That night, I lay in my tent in the blackness, listening to the winds howling through the deserted rodeo grounds. The rain came down like a solid wall as the remnants of Cyclone Debbie smacked southern Queensland, and I dozed with my vegetable knife in easy reach in case someone with bad intentions should find me there, camped alone behind the old shed. Every few minutes a particularly strong gust of wind would contort my flimsy tent, even though it was already tucked in between corrugated iron and the lee side of my motorbike.
It sounds terrible, doesn’t it? And for a few moments there was a little voice in my head said, ‘dear me, girlie, what have you gotten yourself into?’ But I was actually perfectly warm and dry in my fancy sleeping bag on my fancy sleeping pad in a perfectly nice part of southern Queensland, and before I knew it I was having a lovely night’s sleep.
In fact, the only thing I can really complain about is that when I went out to pee during the night, the rain was a bit cold on the backside.
When I woke the next morning, the rain had eased up and the wind was gone. I’d even slept in; it was at least an hour after day break and I was well rested. I put on my boots and inspected my camp, my motorbike; everything was intact and mostly dry. Nothing had blown away or blown over.
I looked around: yes, I had a motorbike, and I didn’t have to go to work, and I didn’t feel like the impossibility of daily life was crushing my soul. All pretty good, really. So I made coffee and got out my map.
Just like yesterday, I knew there was a massive low pressure system that was causing havoc and flooding nearby; just like yesterday, I had no phone reception so didn’t really know where the havoc and flooding actually was. My general plan was still to head West – to the desert, to the sunshine, to Birdsville – then North.
Andrea at the information centre had said that there was a roundabout dirt route to Mitchell that would take me through some beautiful country, but it would probably be impassable after heavy rain. No worries; I could see that there was another road that went directly through to Mitchell – not as exciting but mostly sealed, so probably a better choice given the weather conditions.
I loaded Beastie and ran through our bare bones morning routine: lube chain, check tyre pressures, check for loose spokes and missing bits. Sweet. I fuelled up, and headed out of town.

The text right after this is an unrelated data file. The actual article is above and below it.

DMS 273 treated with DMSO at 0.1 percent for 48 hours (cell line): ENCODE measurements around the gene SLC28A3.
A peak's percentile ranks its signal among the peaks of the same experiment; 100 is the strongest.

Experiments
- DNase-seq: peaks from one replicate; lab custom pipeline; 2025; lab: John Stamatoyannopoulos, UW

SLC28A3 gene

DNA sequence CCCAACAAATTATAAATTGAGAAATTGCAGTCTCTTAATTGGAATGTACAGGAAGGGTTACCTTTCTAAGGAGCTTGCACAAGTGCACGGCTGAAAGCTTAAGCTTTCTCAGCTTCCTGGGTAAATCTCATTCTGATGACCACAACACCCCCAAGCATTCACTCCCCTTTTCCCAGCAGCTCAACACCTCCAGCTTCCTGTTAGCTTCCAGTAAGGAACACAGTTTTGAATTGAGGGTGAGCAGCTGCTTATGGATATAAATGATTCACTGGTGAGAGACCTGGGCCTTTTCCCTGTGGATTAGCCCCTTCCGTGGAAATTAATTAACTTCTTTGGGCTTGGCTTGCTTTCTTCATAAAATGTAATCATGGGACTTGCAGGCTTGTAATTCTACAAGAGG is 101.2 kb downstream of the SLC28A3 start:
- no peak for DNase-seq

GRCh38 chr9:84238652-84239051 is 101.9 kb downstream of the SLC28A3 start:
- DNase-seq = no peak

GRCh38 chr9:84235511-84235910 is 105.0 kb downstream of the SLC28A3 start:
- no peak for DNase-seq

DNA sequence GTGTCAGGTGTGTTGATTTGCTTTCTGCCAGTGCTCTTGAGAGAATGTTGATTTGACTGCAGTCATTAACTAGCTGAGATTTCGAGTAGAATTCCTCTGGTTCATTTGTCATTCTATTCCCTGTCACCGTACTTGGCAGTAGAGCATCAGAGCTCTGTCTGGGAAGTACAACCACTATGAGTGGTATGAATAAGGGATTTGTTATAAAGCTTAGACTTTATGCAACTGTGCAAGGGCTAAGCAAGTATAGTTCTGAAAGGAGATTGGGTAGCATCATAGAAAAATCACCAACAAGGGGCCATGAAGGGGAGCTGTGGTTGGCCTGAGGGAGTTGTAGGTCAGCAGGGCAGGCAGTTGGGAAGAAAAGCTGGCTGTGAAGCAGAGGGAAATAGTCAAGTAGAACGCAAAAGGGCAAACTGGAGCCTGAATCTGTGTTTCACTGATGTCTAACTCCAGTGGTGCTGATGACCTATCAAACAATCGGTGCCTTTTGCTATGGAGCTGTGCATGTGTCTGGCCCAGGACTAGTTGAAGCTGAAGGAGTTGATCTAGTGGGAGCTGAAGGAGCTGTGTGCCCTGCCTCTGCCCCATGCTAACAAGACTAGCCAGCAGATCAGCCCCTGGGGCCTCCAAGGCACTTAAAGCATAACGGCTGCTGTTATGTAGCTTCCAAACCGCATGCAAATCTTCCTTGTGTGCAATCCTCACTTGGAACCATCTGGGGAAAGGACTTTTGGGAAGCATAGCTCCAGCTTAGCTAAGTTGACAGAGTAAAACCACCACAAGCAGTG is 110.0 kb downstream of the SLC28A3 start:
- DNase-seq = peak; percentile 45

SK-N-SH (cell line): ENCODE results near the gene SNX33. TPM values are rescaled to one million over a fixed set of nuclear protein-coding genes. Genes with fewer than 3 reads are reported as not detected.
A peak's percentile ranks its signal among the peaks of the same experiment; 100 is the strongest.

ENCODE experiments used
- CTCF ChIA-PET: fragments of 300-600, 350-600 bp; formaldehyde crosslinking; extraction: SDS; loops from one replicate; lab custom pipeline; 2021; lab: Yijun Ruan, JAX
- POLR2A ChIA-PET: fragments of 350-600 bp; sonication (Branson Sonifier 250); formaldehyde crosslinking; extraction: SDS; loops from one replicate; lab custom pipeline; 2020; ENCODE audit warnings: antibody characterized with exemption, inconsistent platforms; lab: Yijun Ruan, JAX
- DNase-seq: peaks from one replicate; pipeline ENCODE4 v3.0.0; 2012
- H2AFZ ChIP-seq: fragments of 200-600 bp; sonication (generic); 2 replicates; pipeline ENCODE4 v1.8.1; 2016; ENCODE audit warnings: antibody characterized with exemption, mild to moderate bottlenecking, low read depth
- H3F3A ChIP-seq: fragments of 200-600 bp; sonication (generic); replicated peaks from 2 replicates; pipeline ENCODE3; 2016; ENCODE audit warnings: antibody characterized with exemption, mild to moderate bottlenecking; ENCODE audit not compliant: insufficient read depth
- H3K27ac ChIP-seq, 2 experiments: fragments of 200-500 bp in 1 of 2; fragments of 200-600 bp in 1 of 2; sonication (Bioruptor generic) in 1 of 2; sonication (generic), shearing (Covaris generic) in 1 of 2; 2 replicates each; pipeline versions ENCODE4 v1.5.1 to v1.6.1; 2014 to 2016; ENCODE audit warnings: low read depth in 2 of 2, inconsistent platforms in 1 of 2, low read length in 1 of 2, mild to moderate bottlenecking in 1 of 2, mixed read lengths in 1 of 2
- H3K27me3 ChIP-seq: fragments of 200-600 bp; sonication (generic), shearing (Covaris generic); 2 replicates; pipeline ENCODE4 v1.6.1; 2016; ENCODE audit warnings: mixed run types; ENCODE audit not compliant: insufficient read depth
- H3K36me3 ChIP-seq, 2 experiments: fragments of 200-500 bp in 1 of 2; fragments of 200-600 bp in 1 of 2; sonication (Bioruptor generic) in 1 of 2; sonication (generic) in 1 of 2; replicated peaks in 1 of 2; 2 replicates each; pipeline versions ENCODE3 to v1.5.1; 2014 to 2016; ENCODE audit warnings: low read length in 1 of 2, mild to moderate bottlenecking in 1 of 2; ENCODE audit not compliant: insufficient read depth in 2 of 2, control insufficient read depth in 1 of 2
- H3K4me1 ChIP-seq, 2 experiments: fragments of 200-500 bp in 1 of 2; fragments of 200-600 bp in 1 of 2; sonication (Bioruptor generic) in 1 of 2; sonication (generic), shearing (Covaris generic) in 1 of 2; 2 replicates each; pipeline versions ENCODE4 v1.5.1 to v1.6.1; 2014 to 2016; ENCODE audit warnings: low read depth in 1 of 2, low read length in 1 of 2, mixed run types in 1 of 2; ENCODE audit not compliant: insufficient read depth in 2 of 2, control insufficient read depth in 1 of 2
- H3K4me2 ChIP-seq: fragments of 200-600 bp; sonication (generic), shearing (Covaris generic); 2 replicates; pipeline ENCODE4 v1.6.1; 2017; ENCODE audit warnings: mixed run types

All around Injune, the countryside was waterlogged; the soil had reached saturation point and the water sat in depressions or flowed in rippling sheets towards the lowest point.
Often the lowest point was on the other side of the road I was riding.
Generally, the water wasn’t deep or flowing too quickly; the road was bitumen, and predictable, and the water hadn’t been lying on it long enough for slime.
I walked out each water crossing and rode on through; the weather seemed to be lightening as the morning went on, and I was optimistic.
Then I came to a proper creek, and it stopped me dead.
The depth indicators read 0.4m, so not too bad on a 690 Enduro – my Beastie stands pretty tall and the air intake is up high. As soon as set foot in the water, however, I knew it was a no-go: the current was strong, almost pulling my feet from under me.
Prudence is the better part of valour, right? I turned around and backtracked the way I’d come, all the way back into town. The only road left was the main road, almost a highway, taking me South to Roma to get onto the even bigger East-West highway that I’d been so keen to avoid. But, as my mother would say, beggars can’t be choosers, and neither can flooded-out motorcyclists. So South I went.
After the windy dirt roads I’d expected for today, this leg of the trip was deeply boring. Very nice bitumen; cruising in top gear with an eye on the speed limit; water up to the edges of the road, but not across it.
When I got to Roma, I was peeved and wet and a bit cold and incredibly hungry. I also didn’t know where I could go: I’d gotten mobile reception in Roma, and learned that even the main road West was cut. I couldn’t even take the highway to Mitchell.
I decided that this called for a coffee: a large, bourgeois, creamy, hot, jumbo-sized café fucking latte.
So, having been turned back by floodwaters and forced to travel in the exactly the wrong direction, I found a parking spot in Roma and peeled myself off the bike.
Gloves off, helmet off, valuables off the bike: I hadn’t quite finished the ritual when I heard a voice behind me – asking where I was going, did I need someone to stay? I turned around: maybe, I said. I’m heading West but apparently the road’s closed, so I don’t know what I’ll do.
Old mate’s name was Alan, and he told me that the Roma Gun Club was the place to camp, the place to drink well-priced beer, and the place I could get a barbeque dinner for $5 this evening. He also told me that I should go and say hello to Donna at the bakery, because Donna has been on a few motorcycling adventures herself.
The bakery was already my intended destination; my stomach was complaining and I was starting to feel a little faint. Walking out floodwaters and evaluating risks must have taken more energy than I’d thought.
I went off to find Donna, and found several. There appear to be two or three Donnas who work at the bakery in Roma. Only one of them rides motorcycles, however, and that Donna and I ended up having a great yarn about her past trips and future adventures.
Then she absolutely made my day: Donna shouted me breakfast. What a legend!
I was ludicrously excited and ordered the country breakfast, which comes with all the things plus steak. Steak! After a couple of days of almonds and tinned tuna, I was feeling a bit skinny and everything I wanted was, at that moment, a juicy salty steak.
I don’t normally take photos of my food, but here is a picture of happiness: